Necronomicon, Part 2
Posted by Nancy J. Cohen on November 1, 2012
Necronomicon, Part 2
Getting Started: Writing Believable Dialogue with Nick DiChario, K.L. Nappier, M.B. Weston, Nancy J. Cohen, and William Hatfield. A lot of good advice came from this panel. Be true to your character. Determine your target audience because it makes a difference in the language you can use. Listen to the people around you to get ideas for speech patterns. Read your material aloud to see if it sounds stilted. For more detailed advice, see my Blog on Writing Effective Dialogue. Below: Author Gary L. Zeiger and his lovely wife selling his book in the Dealers’ Room.
I skipped out next to roam around the hallways and to stop in to the hospitality room for a snack. You could attend such subjects as Higgs Boson [Particle] and You, Steampunk Invasion, Author/Publisher Contract Do’s and Don’ts, the Music of Science, and Anime Timeline. Then I met up with my husband for lunch and we strolled across the street where a farmer’s market was in full swing.
Why Sell Your Books to a Small Press with Eric Beebe, Lucienne Diver, Ed Howdershelt, and K. Piet. The reasons are many. First of all, Lucienne said the term Indie Author applies to writers who are published by an independent press. This is different from self-published and authors who are published by small presses or by vanity presses. One advantage of going with a small press is the individualized attention you get that you may not receive from one of the Big Six. You can build up your following and increase your readership. You may also have a say in your cover art. Discoverability is always an issue, so see what the small press publisher will do for you in terms of marketing.
Lucienne said the best chance for a high level of success is still with the big presses, with some exceptions. She discussed the agency versus the wholesale model in regard to pricing. Brick-and-mortar stores may devolve into smaller boutique shops over time. Humor can be a hard sell in today’s market, but anything erotic is still hot. Science fiction and fantasy aren’t doing as well in e-book format as romance and erotica, which are the biggest sellers. YA Paranormal doesn’t sell well in ebook either, because not all kids have e-reader devices. This genre is also hard to sell right now because Barnes & Noble has decreased demand for them.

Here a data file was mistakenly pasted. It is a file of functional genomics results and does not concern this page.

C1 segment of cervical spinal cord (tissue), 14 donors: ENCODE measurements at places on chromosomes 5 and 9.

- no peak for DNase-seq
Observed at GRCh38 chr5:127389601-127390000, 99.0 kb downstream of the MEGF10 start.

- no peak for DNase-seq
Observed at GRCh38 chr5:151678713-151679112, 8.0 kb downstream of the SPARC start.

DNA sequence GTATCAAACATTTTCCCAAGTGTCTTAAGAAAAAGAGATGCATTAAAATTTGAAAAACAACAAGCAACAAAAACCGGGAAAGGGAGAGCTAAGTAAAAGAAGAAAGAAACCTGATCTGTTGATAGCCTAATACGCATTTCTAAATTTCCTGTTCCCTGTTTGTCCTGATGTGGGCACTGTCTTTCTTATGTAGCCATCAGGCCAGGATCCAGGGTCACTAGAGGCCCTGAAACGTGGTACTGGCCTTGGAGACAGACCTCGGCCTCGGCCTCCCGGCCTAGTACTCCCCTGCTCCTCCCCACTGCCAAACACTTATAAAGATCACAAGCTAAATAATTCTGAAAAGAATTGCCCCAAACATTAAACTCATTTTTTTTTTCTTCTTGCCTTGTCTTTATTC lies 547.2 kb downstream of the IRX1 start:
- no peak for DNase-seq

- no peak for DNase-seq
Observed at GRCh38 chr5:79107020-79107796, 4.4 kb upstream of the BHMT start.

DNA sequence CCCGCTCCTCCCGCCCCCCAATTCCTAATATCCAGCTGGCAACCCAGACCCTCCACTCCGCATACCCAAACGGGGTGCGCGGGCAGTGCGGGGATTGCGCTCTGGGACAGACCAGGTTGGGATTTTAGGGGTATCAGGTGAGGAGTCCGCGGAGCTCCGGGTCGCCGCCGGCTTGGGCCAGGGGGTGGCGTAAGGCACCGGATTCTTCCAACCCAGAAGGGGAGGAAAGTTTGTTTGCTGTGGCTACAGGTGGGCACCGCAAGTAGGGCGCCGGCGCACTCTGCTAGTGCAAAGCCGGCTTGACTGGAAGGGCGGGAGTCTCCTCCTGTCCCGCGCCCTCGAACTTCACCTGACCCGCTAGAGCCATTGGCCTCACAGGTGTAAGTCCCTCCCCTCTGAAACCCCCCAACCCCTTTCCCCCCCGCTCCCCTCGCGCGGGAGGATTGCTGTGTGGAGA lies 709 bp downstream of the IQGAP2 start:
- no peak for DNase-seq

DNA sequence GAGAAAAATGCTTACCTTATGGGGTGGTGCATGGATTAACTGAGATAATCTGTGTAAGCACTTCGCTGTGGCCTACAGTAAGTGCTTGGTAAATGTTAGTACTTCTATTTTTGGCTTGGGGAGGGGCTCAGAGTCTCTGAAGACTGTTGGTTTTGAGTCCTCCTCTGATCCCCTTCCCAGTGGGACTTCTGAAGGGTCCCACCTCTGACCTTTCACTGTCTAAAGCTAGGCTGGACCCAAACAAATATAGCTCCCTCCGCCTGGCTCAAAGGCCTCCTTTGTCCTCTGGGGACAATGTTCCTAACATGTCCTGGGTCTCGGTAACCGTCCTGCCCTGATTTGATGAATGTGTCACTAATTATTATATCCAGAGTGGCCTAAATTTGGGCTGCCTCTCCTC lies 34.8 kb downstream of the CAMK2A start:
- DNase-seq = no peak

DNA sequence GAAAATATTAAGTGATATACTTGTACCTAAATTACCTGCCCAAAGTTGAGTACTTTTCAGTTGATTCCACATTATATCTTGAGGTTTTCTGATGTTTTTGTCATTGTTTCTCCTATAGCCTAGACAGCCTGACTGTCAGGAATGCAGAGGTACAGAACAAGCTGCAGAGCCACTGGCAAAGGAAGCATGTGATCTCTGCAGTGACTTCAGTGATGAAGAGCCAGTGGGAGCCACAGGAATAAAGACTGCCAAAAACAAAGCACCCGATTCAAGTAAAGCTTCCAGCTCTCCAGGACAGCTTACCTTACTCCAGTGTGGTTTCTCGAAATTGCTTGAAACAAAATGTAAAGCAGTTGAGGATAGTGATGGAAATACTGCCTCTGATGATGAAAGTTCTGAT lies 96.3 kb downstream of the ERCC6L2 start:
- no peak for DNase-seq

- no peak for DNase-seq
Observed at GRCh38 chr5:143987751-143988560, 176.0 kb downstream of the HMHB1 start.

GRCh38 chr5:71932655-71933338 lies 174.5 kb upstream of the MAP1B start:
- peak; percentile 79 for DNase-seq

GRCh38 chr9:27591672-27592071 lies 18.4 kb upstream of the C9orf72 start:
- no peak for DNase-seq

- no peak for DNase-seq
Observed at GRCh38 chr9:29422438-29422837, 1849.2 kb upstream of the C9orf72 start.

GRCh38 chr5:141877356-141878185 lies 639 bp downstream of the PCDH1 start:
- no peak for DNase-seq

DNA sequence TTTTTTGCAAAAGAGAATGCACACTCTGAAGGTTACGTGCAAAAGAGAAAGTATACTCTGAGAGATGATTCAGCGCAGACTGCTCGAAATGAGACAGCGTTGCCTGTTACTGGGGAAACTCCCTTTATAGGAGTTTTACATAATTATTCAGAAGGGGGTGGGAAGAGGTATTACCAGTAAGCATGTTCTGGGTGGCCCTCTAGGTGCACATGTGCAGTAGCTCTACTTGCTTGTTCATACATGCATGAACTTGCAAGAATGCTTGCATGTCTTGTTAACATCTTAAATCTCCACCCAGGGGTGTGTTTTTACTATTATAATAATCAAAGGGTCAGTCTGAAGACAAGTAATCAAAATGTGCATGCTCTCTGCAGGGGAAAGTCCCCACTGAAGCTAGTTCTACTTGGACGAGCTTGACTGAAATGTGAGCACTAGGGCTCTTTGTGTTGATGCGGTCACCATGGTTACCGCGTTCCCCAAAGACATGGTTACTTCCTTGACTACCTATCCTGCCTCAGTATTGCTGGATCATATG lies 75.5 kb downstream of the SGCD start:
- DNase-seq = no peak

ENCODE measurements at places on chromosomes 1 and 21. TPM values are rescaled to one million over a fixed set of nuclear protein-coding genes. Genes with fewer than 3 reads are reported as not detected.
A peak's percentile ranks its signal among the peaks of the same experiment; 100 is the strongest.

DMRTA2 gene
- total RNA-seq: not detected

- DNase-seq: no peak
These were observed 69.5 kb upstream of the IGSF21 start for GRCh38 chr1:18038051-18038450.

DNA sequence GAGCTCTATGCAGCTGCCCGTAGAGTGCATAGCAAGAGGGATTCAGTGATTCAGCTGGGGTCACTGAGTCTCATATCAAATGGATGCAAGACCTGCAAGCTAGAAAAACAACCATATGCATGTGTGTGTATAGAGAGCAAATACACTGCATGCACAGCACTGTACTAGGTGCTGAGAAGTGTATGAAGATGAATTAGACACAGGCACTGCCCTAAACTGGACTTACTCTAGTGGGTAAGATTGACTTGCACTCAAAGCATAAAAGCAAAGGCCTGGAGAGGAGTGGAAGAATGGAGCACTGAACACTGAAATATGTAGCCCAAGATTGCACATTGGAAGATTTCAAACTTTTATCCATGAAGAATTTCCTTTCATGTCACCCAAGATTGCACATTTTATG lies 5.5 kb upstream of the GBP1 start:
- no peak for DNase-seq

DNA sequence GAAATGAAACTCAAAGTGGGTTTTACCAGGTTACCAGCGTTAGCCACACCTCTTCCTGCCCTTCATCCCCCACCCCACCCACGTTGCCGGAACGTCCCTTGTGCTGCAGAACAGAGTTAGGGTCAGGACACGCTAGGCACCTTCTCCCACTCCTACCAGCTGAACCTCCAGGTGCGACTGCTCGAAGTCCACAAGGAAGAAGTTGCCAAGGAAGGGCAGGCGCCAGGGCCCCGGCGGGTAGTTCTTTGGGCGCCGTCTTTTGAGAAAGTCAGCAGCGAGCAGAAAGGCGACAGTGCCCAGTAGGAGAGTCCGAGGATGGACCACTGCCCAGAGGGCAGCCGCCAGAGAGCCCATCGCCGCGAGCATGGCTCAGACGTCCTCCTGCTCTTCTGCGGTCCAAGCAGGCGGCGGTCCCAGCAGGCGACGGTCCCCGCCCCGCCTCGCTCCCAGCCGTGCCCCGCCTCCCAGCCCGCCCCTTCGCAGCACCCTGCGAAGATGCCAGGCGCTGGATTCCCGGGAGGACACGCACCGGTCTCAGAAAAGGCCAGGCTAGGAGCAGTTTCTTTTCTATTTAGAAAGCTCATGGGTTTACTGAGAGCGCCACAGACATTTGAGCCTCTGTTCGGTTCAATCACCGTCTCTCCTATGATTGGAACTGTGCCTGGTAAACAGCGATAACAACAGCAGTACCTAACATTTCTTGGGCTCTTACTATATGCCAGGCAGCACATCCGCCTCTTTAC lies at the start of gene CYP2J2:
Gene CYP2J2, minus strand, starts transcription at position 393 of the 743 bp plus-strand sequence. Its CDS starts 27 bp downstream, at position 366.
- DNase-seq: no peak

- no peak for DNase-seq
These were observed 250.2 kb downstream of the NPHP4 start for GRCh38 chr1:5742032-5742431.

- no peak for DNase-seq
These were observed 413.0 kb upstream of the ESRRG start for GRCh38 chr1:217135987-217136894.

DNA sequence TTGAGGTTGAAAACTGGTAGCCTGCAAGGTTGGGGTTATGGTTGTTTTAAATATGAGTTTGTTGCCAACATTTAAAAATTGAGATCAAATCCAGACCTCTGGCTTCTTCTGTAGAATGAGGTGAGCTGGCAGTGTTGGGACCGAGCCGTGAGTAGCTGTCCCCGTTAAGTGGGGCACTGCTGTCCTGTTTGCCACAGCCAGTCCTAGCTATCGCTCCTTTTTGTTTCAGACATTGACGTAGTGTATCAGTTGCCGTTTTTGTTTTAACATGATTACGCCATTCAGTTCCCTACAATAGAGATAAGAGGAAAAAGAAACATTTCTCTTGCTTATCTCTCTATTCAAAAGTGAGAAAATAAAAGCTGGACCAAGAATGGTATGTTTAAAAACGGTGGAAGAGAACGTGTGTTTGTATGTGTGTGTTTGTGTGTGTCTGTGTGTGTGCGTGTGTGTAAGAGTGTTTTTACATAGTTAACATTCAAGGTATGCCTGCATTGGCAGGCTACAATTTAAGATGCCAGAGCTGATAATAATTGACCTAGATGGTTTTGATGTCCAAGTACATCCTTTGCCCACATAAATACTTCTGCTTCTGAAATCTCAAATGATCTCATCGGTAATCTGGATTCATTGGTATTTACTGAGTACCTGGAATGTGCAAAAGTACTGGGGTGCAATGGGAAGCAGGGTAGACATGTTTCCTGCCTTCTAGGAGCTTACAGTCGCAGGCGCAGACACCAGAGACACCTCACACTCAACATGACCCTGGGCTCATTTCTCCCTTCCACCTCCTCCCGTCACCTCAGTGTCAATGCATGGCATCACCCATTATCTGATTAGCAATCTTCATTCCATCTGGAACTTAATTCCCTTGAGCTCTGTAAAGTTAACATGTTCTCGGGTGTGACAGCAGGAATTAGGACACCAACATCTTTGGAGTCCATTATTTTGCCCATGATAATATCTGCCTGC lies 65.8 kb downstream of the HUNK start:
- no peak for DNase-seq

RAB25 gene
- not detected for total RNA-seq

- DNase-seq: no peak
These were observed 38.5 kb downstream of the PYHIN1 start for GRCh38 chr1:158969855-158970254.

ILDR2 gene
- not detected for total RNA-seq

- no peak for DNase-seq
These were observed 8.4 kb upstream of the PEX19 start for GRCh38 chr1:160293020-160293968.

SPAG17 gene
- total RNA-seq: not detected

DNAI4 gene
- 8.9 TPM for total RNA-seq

Getting it Right: Paranormal Elements in Fiction with Nancy J Cohen, Lucienne Diver, Pamela Labud, Will Ludwigsen, and Brandy Stark. As I was on this panel, I didn’t take notes but we each talked about the elements we use in our fiction. My new series deals with Norse mythology. Being consistent in your world building is essential.
Getting Started: Writing Fight Scenes with Richard Byers, Johanna Bolton, R.M. Garcia, T.S. Robinson, Michael Joy, and William Logan. One of the recommendations is to give glimpses of your hero’s special ability along the way. Build anticipation and get to know your villains. Johanna writes spaceship battles, and she visualizes the scene ahead of time. Richard suggests that you consider the level of realism you want to achieve. Consider scene length also. Is this meant to be the grand finale or merely a build-up to the end? The fight scene should have a purpose, such as showing team work. And don’t forget physics. When you hit a wall, what happens? Does the wall crack? What are the results on your body? Michael says his fight scenes serve as the action around the dialogue.
Problem areas can be giant battle scenes with multiple armies, unfamiliar technology, mercenaries for hire, psychic combat, lack of experience with weapons. What are some common mistakes? If you use very specific terms such as Japanese martial arts moves, you are appealing to a narrow audience. Either rename the move or qualify it through action. A general audience won’t understand the jargon. Fight scenes can go on too long. Get back to the people. Factual errors can be a problem, like when the gun is putting out the wrong caliber bullet. Or the choreography can be wrong. Make sure the sequence of events is physically possible. Also if somebody gets killed, give a definitive ending for that person before the story moves on. And remember that injuries need time to heal. It’s unrealistic when your hero pops up the next day after a major fight scene, and he’s perfectly fit.
Your hero’s background will determine how he approaches the scene. A trained fighter will observe how the enemy holds his weapon, and that may tell the hero how to confront the guy or if it’s wiser to get out of his way. Women can fight for different reasons than men, so keep that in mind. Alternate moments of high tension with those of low tension but don’t ever completely let go.
On Saturday night, the Masquerade brought out characters in all sorts of costumes, including the bagpipe artist in a kilt and the dog. We skipped outside to have dinner at a restaurant just past the yacht club and alongside the marina. It was breezy but clear with a full moon. I’d had a great time but left early Sunday to head over toward Orlando and a revisit to the Epcot Food & Wine Festival.